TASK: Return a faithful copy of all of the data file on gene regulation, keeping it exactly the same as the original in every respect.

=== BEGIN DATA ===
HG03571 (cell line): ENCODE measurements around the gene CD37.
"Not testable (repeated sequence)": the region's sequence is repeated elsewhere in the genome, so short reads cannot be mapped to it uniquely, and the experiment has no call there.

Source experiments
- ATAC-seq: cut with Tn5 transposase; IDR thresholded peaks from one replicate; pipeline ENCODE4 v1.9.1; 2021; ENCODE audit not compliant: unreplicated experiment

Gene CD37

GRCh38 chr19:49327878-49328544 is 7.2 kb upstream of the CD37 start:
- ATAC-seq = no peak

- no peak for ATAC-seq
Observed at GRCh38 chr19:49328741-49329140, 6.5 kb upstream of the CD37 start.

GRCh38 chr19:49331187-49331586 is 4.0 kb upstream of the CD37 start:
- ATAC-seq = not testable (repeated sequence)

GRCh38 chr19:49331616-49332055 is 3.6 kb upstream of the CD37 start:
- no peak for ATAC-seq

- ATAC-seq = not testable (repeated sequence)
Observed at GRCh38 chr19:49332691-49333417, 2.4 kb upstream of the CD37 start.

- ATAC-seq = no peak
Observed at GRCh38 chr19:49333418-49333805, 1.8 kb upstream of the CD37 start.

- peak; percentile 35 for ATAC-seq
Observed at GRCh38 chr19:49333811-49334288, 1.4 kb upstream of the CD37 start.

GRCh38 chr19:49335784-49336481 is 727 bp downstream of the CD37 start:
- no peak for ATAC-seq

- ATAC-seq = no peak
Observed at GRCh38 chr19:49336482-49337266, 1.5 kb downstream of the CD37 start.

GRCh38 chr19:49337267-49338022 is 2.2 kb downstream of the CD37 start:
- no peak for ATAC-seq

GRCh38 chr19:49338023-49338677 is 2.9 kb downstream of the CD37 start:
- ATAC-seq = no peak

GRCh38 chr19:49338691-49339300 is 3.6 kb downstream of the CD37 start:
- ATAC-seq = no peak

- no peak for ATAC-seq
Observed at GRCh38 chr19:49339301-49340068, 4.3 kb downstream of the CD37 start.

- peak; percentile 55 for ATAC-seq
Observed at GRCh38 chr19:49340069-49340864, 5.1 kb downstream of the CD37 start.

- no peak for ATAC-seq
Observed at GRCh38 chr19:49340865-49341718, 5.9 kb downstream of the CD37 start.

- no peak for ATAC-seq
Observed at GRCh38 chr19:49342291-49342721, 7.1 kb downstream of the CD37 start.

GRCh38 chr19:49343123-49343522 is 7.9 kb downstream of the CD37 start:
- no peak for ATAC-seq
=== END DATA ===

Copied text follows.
HG03571 (cell line): ENCODE measurements around the gene CD37.
"Not testable (repeated sequence)": the region's sequence is repeated elsewhere in the genome, so short reads cannot be mapped to it uniquely, and the experiment has no call there.

Source experiments
- ATAC-seq: cut with Tn5 transposase; IDR thresholded peaks from one replicate; pipeline ENCODE4 v1.9.1; 2021; ENCODE audit not compliant: unreplicated experiment

Gene CD37

GRCh38 chr19:49327878-49328544 is 7.2 kb upstream of the CD37 start:
- ATAC-seq = no peak

- no peak for ATAC-seq
Observed at GRCh38 chr19:49328741-49329140, 6.5 kb upstream of the CD37 start.

GRCh38 chr19:49331187-49331586 is 4.0 kb upstream of the CD37 start:
- ATAC-seq = not testable (repeated sequence)

GRCh38 chr19:49331616-49332055 is 3.6 kb upstream of the CD37 start:
- no peak for ATAC-seq

- ATAC-seq = not testable (repeated sequence)
Observed at GRCh38 chr19:49332691-49333417, 2.4 kb upstream of the CD37 start.

- ATAC-seq = no peak
Observed at GRCh38 chr19:49333418-49333805, 1.8 kb upstream of the CD37 start.

- peak; percentile 35 for ATAC-seq
Observed at GRCh38 chr19:49333811-49334288, 1.4 kb upstream of the CD37 start.

GRCh38 chr19:49335784-49336481 is 727 bp downstream of the CD37 start:
- no peak for ATAC-seq

- ATAC-seq = no peak
Observed at GRCh38 chr19:49336482-49337266, 1.5 kb downstream of the CD37 start.

GRCh38 chr19:49337267-49338022 is 2.2 kb downstream of the CD37 start:
- no peak for ATAC-seq

GRCh38 chr19:49338023-49338677 is 2.9 kb downstream of the CD37 start:
- ATAC-seq = no peak

GRCh38 chr19:49338691-49339300 is 3.6 kb downstream of the CD37 start:
- ATAC-seq = no peak

- no peak for ATAC-seq
Observed at GRCh38 chr19:49339301-49340068, 4.3 kb downstream of the CD37 start.

- peak; percentile 55 for ATAC-seq
Observed at GRCh38 chr19:49340069-49340864, 5.1 kb downstream of the CD37 start.

- no peak for ATAC-seq
Observed at GRCh38 chr19:49340865-49341718, 5.9 kb downstream of the CD37 start.

- no peak for ATAC-seq
Observed at GRCh38 chr19:49342291-49342721, 7.1 kb downstream of the CD37 start.

GRCh38 chr19:49343123-49343522 is 7.9 kb downstream of the CD37 start:
- no peak for ATAC-seq